Which Innovation Efforts Will Pay? by: Alexander Kandybin

25 03 2010

“For many companies, developing new products is a hit-or-miss proposition.  Some businesses with successful innovation practices are relying on a new analytic tool to ensure that the hits are much more likely.”

The goal of innovation practices leads to customer engagement and profits.  To reach this goal, some companies spend a fortune on research and development, but studies have shown that there is not a direct correlation to growth.  Other companies also pursue the strategic tactic of benchmarking.  However, companies can be quite different from one to the next, so innovation efforts are not as successful as they could be.

Organizations must form their own innovation practices based on their competencies to identify their short and long-term innovation opportunities.  The “innovation effectiveness curve” is a metric that will help companies achieve this task.  It contains data about every active project to see the overall returns on innovation investments and to help make beneficial changes.  There is much emphasis on improving the curve rather than just increasing the R&D budget.  It is important to not ask how much to spend, but how to spend.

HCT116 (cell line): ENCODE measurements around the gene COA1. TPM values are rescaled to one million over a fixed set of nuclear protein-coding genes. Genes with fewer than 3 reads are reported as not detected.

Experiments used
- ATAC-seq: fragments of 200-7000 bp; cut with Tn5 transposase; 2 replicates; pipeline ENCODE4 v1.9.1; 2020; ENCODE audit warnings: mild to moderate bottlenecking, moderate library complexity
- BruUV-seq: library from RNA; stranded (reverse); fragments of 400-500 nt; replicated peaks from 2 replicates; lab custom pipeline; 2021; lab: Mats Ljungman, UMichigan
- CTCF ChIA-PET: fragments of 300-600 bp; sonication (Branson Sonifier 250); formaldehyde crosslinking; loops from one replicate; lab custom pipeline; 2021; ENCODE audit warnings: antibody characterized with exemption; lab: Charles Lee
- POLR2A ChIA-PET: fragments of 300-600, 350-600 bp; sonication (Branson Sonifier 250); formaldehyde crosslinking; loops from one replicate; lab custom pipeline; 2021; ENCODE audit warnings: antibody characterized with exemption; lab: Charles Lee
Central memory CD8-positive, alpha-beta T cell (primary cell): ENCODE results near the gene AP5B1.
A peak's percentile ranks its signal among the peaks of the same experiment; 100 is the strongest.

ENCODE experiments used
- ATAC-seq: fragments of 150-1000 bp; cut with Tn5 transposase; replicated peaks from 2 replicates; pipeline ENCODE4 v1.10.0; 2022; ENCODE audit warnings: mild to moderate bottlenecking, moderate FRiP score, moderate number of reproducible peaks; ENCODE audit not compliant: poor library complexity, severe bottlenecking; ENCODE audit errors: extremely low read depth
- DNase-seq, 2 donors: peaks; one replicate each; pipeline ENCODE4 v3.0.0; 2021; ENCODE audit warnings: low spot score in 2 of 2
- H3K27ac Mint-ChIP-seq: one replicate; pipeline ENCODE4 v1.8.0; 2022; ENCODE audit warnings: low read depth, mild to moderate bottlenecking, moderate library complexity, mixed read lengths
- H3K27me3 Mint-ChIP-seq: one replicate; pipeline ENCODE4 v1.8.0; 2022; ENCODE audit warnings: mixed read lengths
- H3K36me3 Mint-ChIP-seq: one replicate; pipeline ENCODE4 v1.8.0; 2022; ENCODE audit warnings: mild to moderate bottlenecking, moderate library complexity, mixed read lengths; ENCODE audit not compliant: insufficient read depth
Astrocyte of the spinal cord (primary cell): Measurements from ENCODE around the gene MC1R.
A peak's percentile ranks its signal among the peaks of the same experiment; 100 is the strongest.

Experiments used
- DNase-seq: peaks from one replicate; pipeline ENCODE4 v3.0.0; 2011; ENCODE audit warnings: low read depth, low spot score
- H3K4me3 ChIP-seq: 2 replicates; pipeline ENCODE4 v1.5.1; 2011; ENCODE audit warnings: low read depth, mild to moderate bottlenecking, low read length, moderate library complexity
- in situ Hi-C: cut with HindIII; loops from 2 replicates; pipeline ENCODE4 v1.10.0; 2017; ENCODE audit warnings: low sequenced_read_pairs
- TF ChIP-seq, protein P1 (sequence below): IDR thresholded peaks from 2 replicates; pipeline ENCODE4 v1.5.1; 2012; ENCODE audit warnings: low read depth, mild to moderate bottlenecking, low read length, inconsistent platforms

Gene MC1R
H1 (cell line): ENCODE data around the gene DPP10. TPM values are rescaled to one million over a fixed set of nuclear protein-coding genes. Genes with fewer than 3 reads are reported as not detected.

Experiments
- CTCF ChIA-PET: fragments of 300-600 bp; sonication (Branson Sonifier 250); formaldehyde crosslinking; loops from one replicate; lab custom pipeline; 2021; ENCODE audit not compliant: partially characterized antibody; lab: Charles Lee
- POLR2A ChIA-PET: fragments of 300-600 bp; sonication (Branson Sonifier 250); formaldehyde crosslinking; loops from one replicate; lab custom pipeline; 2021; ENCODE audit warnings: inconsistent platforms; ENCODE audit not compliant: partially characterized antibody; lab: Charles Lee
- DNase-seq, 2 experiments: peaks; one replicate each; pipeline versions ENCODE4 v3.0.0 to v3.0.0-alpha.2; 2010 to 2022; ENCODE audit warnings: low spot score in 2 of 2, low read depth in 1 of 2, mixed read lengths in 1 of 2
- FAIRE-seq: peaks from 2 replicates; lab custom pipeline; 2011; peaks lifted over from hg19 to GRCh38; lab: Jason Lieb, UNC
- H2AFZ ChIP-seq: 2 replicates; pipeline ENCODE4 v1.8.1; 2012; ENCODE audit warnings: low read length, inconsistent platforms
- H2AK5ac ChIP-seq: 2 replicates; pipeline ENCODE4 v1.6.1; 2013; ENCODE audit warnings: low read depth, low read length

The effectiveness curve allows a company to build on its current innovation approach and identify new capabilities or long-term opportunities that need to be exploited.  “In the past, projects had very rarely been canceled; they limped along for years, consuming scarce resources.”  The company must reallocate resources from areas that are underperforming to more potential areas that will increase returns.

As you can see in this diagram, the company's resources were reallocated to new areas that increase returns.

Company efforts are focused on building a competency of innovation and scout the world for new ideas and technologies that can be adapted to your products and services to achieve strategic goals.

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